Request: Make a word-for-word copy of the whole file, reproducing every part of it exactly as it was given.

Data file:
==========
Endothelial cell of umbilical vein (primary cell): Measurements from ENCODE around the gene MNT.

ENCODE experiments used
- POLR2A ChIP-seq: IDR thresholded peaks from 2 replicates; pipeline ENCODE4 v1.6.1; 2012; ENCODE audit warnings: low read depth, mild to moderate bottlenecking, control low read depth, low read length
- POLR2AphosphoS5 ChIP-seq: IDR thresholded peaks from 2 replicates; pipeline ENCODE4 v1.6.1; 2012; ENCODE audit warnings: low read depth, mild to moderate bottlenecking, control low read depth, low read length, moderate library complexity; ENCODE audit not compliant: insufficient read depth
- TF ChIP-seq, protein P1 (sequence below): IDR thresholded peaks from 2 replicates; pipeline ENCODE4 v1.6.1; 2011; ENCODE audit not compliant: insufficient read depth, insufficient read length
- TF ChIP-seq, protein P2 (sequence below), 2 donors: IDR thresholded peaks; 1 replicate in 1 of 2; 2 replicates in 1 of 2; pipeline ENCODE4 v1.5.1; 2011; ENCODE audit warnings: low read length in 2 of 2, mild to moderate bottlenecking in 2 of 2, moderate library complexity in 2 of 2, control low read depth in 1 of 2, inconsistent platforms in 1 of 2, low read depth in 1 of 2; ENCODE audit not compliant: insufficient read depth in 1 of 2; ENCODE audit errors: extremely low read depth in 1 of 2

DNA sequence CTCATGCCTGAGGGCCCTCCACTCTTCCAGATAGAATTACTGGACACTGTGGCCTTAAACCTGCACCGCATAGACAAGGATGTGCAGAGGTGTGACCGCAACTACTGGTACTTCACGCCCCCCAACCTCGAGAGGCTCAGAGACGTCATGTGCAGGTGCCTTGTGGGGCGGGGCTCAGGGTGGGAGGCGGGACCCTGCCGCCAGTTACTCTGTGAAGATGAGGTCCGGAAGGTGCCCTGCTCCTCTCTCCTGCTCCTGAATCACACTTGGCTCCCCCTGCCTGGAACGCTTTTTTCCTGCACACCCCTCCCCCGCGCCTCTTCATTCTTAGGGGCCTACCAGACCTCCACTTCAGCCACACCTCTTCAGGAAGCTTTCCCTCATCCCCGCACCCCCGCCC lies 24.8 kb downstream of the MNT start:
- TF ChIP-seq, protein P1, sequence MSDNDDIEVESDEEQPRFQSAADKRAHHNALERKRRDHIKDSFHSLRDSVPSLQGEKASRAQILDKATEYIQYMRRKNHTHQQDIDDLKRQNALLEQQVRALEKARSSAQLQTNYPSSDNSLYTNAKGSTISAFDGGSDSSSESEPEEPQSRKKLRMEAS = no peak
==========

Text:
Endothelial cell of umbilical vein (primary cell): Measurements from ENCODE around the gene MNT.

ENCODE experiments used
- POLR2A ChIP-seq: IDR thresholded peaks from 2 replicates; pipeline ENCODE4 v1.6.1; 2012; ENCODE audit warnings: low read depth, mild to moderate bottlenecking, control low read depth, low read length
- POLR2AphosphoS5 ChIP-seq: IDR thresholded peaks from 2 replicates; pipeline ENCODE4 v1.6.1; 2012; ENCODE audit warnings: low read depth, mild to moderate bottlenecking, control low read depth, low read length, moderate library complexity; ENCODE audit not compliant: insufficient read depth
- TF ChIP-seq, protein P1 (sequence below): IDR thresholded peaks from 2 replicates; pipeline ENCODE4 v1.6.1; 2011; ENCODE audit not compliant: insufficient read depth, insufficient read length
- TF ChIP-seq, protein P2 (sequence below), 2 donors: IDR thresholded peaks; 1 replicate in 1 of 2; 2 replicates in 1 of 2; pipeline ENCODE4 v1.5.1; 2011; ENCODE audit warnings: low read length in 2 of 2, mild to moderate bottlenecking in 2 of 2, moderate library complexity in 2 of 2, control low read depth in 1 of 2, inconsistent platforms in 1 of 2, low read depth in 1 of 2; ENCODE audit not compliant: insufficient read depth in 1 of 2; ENCODE audit errors: extremely low read depth in 1 of 2

DNA sequence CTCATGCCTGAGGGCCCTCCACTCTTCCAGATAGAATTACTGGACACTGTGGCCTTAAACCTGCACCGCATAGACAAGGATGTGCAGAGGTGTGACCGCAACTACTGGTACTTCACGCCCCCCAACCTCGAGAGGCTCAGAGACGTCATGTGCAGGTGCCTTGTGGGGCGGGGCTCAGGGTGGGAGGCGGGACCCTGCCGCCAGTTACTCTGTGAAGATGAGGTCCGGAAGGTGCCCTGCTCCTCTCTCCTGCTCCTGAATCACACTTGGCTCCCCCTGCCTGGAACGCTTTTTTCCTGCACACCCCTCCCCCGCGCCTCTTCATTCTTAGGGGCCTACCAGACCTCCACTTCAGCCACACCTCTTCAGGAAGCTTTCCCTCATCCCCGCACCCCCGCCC lies 24.8 kb downstream of the MNT start:
- TF ChIP-seq, protein P1, sequence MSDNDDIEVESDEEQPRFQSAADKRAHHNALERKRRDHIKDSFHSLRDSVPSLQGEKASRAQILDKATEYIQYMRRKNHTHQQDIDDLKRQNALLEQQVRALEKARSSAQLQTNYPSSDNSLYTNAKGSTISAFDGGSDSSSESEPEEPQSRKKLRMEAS = no peak